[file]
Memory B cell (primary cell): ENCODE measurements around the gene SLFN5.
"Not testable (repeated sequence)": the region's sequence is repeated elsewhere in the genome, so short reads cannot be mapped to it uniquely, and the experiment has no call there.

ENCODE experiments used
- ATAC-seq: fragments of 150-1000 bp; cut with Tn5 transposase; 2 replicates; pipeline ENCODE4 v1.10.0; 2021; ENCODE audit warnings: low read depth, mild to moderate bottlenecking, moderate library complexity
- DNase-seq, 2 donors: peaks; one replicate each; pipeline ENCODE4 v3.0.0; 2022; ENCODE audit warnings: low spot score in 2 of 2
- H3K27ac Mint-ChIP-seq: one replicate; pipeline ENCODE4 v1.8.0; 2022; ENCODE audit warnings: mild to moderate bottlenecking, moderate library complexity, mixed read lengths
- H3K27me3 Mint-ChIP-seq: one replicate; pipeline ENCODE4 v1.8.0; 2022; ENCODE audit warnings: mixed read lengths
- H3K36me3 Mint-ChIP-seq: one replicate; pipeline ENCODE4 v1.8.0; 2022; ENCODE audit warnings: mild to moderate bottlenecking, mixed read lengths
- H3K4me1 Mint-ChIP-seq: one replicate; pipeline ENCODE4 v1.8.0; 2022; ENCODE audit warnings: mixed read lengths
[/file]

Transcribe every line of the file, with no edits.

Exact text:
Memory B cell (primary cell): ENCODE measurements around the gene SLFN5.
"Not testable (repeated sequence)": the region's sequence is repeated elsewhere in the genome, so short reads cannot be mapped to it uniquely, and the experiment has no call there.

ENCODE experiments used
- ATAC-seq: fragments of 150-1000 bp; cut with Tn5 transposase; 2 replicates; pipeline ENCODE4 v1.10.0; 2021; ENCODE audit warnings: low read depth, mild to moderate bottlenecking, moderate library complexity
- DNase-seq, 2 donors: peaks; one replicate each; pipeline ENCODE4 v3.0.0; 2022; ENCODE audit warnings: low spot score in 2 of 2
- H3K27ac Mint-ChIP-seq: one replicate; pipeline ENCODE4 v1.8.0; 2022; ENCODE audit warnings: mild to moderate bottlenecking, moderate library complexity, mixed read lengths
- H3K27me3 Mint-ChIP-seq: one replicate; pipeline ENCODE4 v1.8.0; 2022; ENCODE audit warnings: mixed read lengths
- H3K36me3 Mint-ChIP-seq: one replicate; pipeline ENCODE4 v1.8.0; 2022; ENCODE audit warnings: mild to moderate bottlenecking, mixed read lengths
- H3K4me1 Mint-ChIP-seq: one replicate; pipeline ENCODE4 v1.8.0; 2022; ENCODE audit warnings: mixed read lengths